A lot of the dispute is simply over the terminology. Few psychologists doubt that one parent could turn a child against the other if she put her mind to it. “In developmental psychology, we know that kids can be manipulated to hate and fear others,” says Warshak. “It’s absurd to think that can’t happen in a divorce situation.” After all, adds Bone, the litigation process encourages it. “The child is already being taught that he has been abandoned by one parent,” Bone says. “He is not going to risk being abandoned by the other.” So he will exhibit unquestioning loyalty to the parent who is brainwashing him because the child is terrified of being abandoned again and becoming a virtual orphan. Hence the pathological extremes of love and hate that mark the alienated child, who sees nothing but good in the alienator and nothing but bad in the target parent. And, says McNeese Swank, that fear is likely to be all the stronger if the alienating parent is the mom: “Ninety percent of the time, she’s the one thing they have to look to for shelter, sustenance, and support.” Indeed, the fear etched on the alienated child’s face is one of the hallmarks of the disorder. The Virginia chemical engineer, Burt W., saw the look on one of his daughters when he was finally allowed to see her after the mother had created that elaborate molestation charge against him. Not long before, the girl had performed circus acts with Burt, balancing upside down on his knees on the living-room floor. Now she was, he said, “standoffish, wary, like she was frightened of me.”


Because alienated children aren’t allowed to establish a rapport with their noncustodial parent, it can be a stunning surprise to a child to finally encounter the truth about a father who had long been vilified. Edward C., a 49-year-old computer programmer, was so alienated by his wife that she withheld custody of his daughter even from the grave. Dying of cancer, she entrusted their daughter to her aunt as legal guardian and to the in-laws of her son by a previous marriage. Because of everything the mother had told the daughter about her dad, the girl was reluctant to get in touch with him. But on a lark, she sent her dad a Father’s Day card and called him 2 months later. Soon thereafter, Edward took her shopping for school clothes and out for an afternoon of horseback riding. “I loved it,” the girl told the in-laws, amazed. “He was so nice!” To this day, they remain close. “With my ex-wife, all love was conditional,” Edward says. “If my daughter did it the way my ex wanted, she’d love her. If not, she’d rage at her or give her the silent treatment. It was completely controlling.”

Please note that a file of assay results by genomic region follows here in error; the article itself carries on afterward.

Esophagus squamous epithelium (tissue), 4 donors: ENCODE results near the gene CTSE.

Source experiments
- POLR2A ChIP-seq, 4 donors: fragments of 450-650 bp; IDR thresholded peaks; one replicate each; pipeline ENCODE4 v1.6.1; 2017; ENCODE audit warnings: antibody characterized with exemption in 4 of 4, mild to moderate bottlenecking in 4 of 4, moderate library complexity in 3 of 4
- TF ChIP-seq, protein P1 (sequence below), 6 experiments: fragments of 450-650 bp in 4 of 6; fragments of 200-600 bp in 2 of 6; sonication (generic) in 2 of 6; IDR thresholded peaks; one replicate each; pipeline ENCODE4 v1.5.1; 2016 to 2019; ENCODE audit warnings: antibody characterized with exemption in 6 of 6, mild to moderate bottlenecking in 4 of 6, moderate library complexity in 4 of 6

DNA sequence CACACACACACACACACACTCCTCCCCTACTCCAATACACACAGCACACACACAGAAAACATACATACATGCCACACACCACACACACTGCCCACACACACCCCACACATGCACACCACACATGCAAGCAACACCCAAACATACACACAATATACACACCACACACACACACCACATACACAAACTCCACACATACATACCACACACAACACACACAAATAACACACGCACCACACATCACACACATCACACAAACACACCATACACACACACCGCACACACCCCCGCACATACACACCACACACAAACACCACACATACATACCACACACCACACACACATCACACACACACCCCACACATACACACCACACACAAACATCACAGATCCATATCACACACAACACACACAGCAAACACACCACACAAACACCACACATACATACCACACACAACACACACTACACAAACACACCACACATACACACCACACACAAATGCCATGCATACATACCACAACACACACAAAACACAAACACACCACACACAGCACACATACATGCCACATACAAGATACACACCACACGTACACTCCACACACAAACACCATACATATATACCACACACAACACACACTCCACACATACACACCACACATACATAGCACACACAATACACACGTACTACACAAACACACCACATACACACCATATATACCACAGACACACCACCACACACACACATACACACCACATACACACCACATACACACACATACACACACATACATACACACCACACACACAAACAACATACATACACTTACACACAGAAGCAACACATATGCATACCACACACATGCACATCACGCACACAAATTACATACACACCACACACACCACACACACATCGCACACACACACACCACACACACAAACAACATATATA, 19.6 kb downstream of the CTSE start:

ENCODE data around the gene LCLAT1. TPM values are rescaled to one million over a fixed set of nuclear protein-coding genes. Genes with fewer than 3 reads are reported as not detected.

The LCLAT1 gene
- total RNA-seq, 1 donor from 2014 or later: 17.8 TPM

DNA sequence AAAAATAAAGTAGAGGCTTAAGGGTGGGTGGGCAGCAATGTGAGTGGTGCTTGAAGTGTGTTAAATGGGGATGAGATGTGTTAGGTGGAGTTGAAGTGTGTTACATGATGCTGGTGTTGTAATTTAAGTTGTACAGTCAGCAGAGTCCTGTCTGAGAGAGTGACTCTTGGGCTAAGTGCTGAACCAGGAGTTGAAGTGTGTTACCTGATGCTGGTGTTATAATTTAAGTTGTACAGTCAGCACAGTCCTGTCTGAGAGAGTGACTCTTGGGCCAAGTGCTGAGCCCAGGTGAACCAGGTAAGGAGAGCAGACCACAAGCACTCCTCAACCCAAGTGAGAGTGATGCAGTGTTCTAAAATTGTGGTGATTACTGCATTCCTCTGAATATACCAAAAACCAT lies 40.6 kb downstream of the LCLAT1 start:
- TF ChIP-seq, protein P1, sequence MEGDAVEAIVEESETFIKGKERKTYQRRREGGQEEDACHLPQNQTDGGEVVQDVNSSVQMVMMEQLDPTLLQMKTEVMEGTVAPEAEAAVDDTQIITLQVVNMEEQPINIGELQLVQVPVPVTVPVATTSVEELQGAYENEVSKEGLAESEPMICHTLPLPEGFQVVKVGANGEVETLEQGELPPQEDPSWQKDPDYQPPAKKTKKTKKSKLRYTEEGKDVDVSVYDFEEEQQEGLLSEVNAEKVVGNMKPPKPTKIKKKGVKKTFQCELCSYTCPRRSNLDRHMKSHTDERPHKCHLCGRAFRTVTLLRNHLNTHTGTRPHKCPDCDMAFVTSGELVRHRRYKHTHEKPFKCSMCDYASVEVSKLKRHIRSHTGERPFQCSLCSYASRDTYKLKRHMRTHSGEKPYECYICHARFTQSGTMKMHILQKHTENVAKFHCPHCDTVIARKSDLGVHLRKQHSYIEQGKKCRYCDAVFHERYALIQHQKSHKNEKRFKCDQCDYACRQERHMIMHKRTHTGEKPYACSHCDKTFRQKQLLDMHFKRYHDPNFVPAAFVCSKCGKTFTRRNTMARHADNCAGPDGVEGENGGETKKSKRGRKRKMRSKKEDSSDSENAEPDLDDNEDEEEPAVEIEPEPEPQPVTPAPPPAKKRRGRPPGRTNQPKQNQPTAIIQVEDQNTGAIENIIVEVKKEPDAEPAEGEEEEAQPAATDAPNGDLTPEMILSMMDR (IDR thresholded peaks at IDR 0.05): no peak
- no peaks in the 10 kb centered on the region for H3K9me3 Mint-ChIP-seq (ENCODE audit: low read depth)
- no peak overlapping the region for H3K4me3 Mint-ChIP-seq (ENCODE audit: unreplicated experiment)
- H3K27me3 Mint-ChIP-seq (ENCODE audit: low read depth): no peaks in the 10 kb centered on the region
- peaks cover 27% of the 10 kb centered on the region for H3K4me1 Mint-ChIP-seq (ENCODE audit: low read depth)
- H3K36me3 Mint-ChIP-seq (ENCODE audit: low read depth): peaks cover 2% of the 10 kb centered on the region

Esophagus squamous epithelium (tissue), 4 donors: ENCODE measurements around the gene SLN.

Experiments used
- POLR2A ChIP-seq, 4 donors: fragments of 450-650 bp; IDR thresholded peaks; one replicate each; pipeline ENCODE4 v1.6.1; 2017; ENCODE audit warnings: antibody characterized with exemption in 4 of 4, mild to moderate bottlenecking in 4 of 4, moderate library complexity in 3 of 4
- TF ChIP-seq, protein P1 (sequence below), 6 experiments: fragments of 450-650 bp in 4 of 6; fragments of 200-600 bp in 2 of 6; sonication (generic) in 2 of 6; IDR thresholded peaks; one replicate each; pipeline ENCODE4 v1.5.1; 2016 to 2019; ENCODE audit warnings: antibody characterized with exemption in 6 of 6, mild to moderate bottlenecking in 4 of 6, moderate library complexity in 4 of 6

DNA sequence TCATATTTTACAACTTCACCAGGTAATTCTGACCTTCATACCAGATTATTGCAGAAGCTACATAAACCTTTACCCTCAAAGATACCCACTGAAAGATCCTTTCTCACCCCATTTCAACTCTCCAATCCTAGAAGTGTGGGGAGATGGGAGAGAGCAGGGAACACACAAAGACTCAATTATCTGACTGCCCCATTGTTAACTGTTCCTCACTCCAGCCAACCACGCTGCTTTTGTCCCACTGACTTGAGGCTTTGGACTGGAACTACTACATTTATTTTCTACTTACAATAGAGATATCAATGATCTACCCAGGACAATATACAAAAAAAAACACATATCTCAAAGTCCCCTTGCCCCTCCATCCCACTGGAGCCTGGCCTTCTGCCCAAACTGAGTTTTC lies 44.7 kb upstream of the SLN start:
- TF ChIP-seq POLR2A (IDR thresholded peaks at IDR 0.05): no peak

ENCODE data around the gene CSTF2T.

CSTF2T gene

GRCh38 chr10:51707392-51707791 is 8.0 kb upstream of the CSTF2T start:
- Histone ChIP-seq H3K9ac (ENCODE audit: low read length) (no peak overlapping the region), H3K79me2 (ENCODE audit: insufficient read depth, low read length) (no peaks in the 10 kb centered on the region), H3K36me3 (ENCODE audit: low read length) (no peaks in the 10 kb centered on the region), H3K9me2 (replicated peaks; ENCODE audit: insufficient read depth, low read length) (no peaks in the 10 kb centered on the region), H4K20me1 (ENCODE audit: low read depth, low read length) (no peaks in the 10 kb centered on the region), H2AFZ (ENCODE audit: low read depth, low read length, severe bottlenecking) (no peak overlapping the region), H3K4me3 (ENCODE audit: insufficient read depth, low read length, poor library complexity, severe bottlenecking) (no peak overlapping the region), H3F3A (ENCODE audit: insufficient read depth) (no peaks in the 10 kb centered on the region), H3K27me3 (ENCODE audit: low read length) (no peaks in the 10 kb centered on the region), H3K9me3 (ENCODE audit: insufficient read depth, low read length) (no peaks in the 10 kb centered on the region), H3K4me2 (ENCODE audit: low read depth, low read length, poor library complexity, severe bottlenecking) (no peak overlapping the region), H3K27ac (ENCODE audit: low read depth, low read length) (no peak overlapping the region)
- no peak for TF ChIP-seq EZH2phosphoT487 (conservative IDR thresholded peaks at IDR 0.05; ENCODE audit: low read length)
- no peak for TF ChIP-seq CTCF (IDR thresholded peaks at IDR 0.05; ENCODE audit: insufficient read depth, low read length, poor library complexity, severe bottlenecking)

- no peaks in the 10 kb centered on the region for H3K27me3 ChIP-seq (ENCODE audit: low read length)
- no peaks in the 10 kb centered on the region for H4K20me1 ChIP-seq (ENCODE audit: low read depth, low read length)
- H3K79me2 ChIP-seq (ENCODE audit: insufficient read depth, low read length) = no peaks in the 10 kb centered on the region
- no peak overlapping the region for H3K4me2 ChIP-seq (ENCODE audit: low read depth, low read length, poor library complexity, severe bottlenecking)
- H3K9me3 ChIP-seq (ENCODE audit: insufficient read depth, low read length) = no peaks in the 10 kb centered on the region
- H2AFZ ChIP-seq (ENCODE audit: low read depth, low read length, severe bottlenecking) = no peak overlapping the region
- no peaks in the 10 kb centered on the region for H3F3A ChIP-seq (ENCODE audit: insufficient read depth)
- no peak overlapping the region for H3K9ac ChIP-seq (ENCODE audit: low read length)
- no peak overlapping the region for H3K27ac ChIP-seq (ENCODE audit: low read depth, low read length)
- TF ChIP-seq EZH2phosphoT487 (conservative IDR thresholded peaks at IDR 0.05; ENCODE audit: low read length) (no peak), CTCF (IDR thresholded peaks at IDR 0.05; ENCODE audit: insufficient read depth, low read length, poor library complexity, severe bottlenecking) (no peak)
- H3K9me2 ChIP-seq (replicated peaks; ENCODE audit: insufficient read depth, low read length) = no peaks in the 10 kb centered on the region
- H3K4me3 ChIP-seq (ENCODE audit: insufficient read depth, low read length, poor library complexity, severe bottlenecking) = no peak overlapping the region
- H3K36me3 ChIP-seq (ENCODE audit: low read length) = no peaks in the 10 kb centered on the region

Happily, as in Edward’s case, the alienation can end eventually, although experts say a final reconciliation is far from guaranteed—for the simple reason that the alienating parent cannot keep total mind control over the children forever. They grow up, leave the house where all the secrets are kept, and eventually come to discover the truth. Difficult as it can be, alienated parents need to maintain a positive, welcoming attitude for the day the phone finally rings.

It can be a long, anxious wait. Despite his best efforts to stay in touch with his children, Burke—the wholesaler whose custody agreement the police refused to enforce—hasn’t seen his son in 3 years. That left Burke stumped as to how to acknowledge the boy’s 18th birthday. In desperation, Burke decided on an extreme measure. He hired a small plane to fly a banner over the school, wishing his son a happy 18th birthday and signed “I LOVE YOU, DAD,” all in huge block letters. Through the grapevine, Burke learned that his son’s friends thought the banner was “great.” And his son?

“I haven’t heard a word.”

By: John Sedgwick